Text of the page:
If you’ve seen Gary Oldman play Sid Vicious (“Sid and Nancy”), Lee Harvey Oswald (“JFK”) or Dracula (“Dracula”), you know Gary can be scary. In fact, “Scary Gary” was reportedly his on-set nickname during “Air Force One,” in which he played a terrorist.
So it’s quite the reality check to watch and listen as the 53-year-old, soft-spoken Englishman talks about eating Gary’s popcorn (not Garrett's, I asked) and watching “The Sound of Music” in Grant Park while in Chicago to film “The Dark Knight.” The veteran actor certainly seems far from his many villains and closer to the accessible calmness that appeared when he played Sirius Black in the “Harry Potter” franchise.
In “Tinker Tailor Soldier Spy,” (opening Dec. 16), Oldman shows how much he can do without making a lot of noise or saying much at all. In the film, based on John le Carre’s novel that inspired a popular BBC miniseries, Oldman plays George Smiley, a British spy who never shows his hand as he tries to identify the Russian mole in his operation. Colin Firth and Tom Hardy co-star.
At the Peninsula Hotel, L.A.-resident Oldman and Swedish director Tomas Alfredson (“Let the Right One In”), 46, talked about acting with tiny facial muscles, James Bond’s foolish tactics and Voldemort’s ultimate villainy.
Why do you think that these days most spy movies come with explosions and chase sequences, rather than the restraint of “Tinker Tailor”?
Gary Oldman: There’s a poster in here somewhere where it says that John le Carre redefined the thriller. I think that’s what it says. He lived in that world. He’s writing from a very subjective point of view. This is closer to the world of spies than, say, the Ian Fleming world. It’s the anti-Bond. It’s not a particularly glamorous world of Aston Martins and tuxedos and casinos.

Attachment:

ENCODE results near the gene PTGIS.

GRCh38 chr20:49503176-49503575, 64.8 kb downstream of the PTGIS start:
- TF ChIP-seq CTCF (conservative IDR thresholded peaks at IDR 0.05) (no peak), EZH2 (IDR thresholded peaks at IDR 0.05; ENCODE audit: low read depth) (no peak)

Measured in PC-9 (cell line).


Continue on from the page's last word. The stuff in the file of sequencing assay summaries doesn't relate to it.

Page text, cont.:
Who would win a war of wits between George Smiley and James Bond?
GO: Smiley. I can’t think of any other spy that actually goes to places and then lets people know who he is. Everywhere he goes: “Bond. James Bond.” “There he is over there. Kill him.” “There he is; that’s him.”
He is a very easy target.
GO: He’s always struck me as a very easy target!
And yet no one can kill him.
GO: I loved the James Bond series but could never get my head around that. That he tells everyone who he is.
Gary, you’ve done a lot of work with accents throughout your career. How much time did you spend on this one?
GO: Well, I had to go back and learn English again because I have lived in America for so long that there are things now that my speech has really changed over the years. And American, that’s the accent I hear all the time. So I had to really brush up on my original way of speaking because … my A’s are a little flatter, my R’s are a little harder.
You once said the Illinois accent is a very flat, unimaginative thing. Should we be offended?
GO: No, I don’t think you should be offended. I just think that there wasn’t a great deal of musicality in it. I had to focus; I really had to concentrate. Was I referring to Shelly Runyon in “The Contender”?
GO: I had to work very hard every day to keep it. Because there’s little clues that you have and accents tend to have their own inherent musicality, they have a rhythm to them and that you hear the original accent, you hear the Irish in an Irish-American, you can hear the Italian in an Italian-[American], New York for instance. And those things, the ear latches onto those things as an actor. And I found that Illinois didn’t have the same musicality.
I read that you used to do Beatles accents. Can you give a Beatles impression for the camera?
GO: [doing impression] Oh, I could probably do a bit of George Harrison. He used to talk out of the side of his mouth like that.
Can you switch from one Beatle to the next?
GO: [as Ringo] Well, there’s Ringo. [as Paul] And there’s Paul, you know he’s up there, he talks like that. [as John] And you know there’s John. [As himself] Yeah, I used to do them as a kid.
Tomas, do you do any accents?
GO: [Still in Beatles accents] Now you do the Beatles!
Tomas Alfredson: I could do different Swedish accents if you want. [Speaks in Swedish]
How about a Swedish chef?
TA: Well, that’s the American interpretation of how a Swede would talk. [Does impression.]